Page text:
The next two songs are a wonderful continuation of one another and Glimmer adds onto the storyline that It Might Be Time brings to center stage. Parker explains that It Might Be Time is “a message from your negative thoughts: ‘Give up now… It’s over.’” And then, Glimmer is exactly what it seems: “a glimmer of hope. A twinkle. Fleeting, but unmistakable. Promising.” It Might Be Time is self-doubt wrapped in a fun, lively song, that shows how Parker decided that he “may as well embrace [himself]” and ignore all of the doubt he feels. Glimmer is the shortest song on the album, yet it seems to be the perfect encapsulation of Parker’s fleeting moment of hope. It feels as if the song is over as soon as it starts, and, similar to Is It True, it leaves me wishing there were more. 

Roger Ho
Parker’s psychedelic sound is only enhanced during his live shows, with colorful background visuals and lights throughout the venue.

The final song on the album, One More Hour, is aptly titled to parallel the album’s opening song, One More Year. Before even reading Parker’s explanation of his vision on this song, or even listening to the song, I felt that I was familiar with what message he wanted to portray. The correlation between the titles mostly gives it away; while at the beginning of the album, Parker was creating a plan and beginning to move on in life, now, at the end of the album, he is ready to face the future head-on. To me, the message and connection between the titles feel like the perfect way to conclude the album and the song itself is a masterful conclusion. It is a song that has all different types of beats and melodies, and it takes the listener on a quick journey through the album’s storyline. It perfectly encompasses Parker’s sound and the story he wanted to tell throughout the album, and I feel that it ended the album on the perfect note.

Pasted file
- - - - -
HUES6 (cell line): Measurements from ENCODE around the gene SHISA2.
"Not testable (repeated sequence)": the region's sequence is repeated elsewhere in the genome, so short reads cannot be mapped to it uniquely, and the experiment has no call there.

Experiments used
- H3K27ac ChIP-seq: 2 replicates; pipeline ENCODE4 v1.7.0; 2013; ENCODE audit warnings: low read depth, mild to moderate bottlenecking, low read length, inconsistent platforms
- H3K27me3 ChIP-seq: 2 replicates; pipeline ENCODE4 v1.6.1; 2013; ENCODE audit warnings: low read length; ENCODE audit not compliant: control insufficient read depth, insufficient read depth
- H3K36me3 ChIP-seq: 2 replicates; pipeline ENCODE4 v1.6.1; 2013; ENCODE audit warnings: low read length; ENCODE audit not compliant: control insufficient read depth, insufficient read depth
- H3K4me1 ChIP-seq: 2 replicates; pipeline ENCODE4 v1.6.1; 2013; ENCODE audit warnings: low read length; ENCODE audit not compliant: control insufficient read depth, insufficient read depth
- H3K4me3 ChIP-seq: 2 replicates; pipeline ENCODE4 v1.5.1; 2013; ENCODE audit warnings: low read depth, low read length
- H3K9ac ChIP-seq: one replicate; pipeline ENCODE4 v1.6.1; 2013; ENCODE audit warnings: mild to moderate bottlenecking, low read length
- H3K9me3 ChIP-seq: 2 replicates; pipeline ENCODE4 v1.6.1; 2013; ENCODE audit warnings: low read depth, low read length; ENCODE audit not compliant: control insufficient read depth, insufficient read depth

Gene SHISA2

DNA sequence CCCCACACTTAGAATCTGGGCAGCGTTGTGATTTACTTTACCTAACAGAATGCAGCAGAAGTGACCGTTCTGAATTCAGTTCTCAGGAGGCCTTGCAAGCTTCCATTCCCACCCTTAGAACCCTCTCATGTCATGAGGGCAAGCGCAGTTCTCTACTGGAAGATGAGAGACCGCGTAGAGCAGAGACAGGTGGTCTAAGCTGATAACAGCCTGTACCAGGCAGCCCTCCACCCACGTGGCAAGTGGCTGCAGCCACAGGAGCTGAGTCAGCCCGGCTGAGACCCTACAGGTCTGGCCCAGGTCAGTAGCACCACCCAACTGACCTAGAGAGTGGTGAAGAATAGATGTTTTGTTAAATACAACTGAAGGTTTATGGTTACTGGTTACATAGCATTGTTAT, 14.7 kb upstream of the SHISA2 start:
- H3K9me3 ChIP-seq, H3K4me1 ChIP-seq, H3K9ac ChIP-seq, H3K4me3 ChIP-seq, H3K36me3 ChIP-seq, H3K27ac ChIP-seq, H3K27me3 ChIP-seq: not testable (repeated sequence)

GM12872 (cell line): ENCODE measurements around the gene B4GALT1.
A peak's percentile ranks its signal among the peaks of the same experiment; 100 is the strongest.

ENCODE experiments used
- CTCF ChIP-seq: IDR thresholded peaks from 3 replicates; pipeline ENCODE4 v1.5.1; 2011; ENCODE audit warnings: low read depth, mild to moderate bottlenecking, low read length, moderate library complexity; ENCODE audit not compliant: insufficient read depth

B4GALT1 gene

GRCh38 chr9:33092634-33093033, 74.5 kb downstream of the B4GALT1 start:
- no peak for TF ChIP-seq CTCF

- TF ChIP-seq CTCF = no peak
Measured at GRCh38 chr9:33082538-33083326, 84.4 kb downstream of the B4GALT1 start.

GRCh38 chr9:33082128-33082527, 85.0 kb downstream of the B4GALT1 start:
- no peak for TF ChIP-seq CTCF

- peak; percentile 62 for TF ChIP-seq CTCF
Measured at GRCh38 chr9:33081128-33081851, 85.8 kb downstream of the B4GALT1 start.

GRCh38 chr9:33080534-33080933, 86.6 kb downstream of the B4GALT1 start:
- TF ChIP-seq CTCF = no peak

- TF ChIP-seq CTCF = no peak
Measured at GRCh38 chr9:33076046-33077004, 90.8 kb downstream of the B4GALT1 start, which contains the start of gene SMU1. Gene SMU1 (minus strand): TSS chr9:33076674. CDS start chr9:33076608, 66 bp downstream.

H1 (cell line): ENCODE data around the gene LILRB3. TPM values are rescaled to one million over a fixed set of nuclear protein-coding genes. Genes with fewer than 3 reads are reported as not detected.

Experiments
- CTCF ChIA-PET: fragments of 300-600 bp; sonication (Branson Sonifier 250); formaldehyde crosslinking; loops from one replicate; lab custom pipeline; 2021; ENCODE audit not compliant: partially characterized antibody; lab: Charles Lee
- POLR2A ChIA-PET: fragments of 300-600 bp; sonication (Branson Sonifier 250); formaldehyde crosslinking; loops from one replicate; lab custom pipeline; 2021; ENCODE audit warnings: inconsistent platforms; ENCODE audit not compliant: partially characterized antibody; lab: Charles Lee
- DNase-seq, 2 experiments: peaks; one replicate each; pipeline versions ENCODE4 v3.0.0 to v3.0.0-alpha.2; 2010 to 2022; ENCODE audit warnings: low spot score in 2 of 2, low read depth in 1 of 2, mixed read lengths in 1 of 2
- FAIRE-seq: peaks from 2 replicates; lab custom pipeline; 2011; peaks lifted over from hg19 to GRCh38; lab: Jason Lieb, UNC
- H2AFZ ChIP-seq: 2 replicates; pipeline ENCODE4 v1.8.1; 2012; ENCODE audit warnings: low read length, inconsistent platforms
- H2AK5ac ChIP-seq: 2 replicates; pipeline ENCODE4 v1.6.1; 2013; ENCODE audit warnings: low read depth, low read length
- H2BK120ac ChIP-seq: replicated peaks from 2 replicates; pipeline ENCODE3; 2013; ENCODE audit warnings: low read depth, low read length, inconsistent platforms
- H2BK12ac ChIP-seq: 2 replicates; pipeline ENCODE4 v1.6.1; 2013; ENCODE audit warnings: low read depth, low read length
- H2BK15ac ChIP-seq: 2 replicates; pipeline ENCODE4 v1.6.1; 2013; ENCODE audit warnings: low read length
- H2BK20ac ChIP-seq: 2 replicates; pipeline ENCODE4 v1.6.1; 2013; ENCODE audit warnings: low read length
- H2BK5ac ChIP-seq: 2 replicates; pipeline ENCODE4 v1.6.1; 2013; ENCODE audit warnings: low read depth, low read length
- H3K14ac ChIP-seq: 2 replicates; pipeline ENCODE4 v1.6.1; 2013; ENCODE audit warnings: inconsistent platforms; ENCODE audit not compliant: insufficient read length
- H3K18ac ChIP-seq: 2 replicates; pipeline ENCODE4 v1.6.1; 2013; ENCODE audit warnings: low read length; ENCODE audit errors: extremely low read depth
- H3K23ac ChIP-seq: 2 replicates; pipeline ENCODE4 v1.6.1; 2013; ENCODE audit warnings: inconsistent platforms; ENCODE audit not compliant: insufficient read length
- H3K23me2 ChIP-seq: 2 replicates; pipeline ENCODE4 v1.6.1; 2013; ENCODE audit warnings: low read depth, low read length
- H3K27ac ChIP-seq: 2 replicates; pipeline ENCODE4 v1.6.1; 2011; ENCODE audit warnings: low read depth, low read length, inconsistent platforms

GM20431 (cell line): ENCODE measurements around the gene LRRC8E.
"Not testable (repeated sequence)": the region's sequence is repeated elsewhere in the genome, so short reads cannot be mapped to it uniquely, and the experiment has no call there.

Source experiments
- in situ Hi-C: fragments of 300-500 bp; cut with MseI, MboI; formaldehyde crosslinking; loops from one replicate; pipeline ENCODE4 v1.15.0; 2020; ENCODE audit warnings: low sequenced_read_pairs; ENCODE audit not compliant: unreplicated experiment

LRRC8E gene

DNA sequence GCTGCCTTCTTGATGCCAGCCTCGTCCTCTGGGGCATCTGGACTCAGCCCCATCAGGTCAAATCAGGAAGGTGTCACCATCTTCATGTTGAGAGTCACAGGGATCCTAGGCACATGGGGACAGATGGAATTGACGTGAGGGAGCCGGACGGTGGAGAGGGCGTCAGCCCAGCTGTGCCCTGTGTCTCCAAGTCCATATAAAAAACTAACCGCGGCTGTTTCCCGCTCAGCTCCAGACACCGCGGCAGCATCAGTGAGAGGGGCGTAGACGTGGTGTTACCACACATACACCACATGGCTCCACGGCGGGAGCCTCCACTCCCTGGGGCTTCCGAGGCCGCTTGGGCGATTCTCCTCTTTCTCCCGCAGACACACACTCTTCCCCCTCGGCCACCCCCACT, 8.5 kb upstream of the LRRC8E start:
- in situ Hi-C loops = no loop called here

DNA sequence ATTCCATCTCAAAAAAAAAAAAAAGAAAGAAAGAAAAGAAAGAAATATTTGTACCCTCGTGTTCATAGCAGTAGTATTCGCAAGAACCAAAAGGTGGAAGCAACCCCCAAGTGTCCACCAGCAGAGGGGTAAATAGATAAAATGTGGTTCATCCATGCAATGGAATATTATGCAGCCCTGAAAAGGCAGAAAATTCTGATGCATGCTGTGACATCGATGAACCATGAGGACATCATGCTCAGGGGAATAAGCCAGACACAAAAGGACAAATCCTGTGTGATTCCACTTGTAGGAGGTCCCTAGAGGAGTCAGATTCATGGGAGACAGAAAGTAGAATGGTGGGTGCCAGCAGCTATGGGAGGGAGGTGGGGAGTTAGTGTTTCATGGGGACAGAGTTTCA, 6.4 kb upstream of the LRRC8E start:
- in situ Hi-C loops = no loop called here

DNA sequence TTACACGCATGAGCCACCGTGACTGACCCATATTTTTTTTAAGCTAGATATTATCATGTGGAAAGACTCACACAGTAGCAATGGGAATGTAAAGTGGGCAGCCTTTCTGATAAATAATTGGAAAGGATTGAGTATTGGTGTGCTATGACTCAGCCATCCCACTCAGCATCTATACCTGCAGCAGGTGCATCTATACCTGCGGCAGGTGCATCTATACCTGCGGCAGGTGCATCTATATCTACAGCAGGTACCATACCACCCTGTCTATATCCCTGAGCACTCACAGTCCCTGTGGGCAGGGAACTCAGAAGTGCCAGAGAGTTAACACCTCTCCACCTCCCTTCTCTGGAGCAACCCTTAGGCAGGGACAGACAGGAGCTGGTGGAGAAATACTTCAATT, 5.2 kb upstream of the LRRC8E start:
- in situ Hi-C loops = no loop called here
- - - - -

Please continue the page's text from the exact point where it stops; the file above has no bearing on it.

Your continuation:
The Slow Rush was an album that I had been excitedly awaiting since it was announced in October, and it easily met and exceeded any expectations that I had. While some songs were stronger than others, each and every track had its own unique sound, which only aided in the creation of Tame Impala’s individualistic style.

Since it was released, I have had the album on repeat and I will continue to, as each song proves how Parker has fully come into his own as an artist and has mastered his style. The Slow Rush is a nearly perfect album; one with a story and a fantastically ambitious sound as well as incredible vocals and lyrics. I think this album was a home run in every aspect and, in the simplest terms, it not only deserves to be, but it demands to be heard.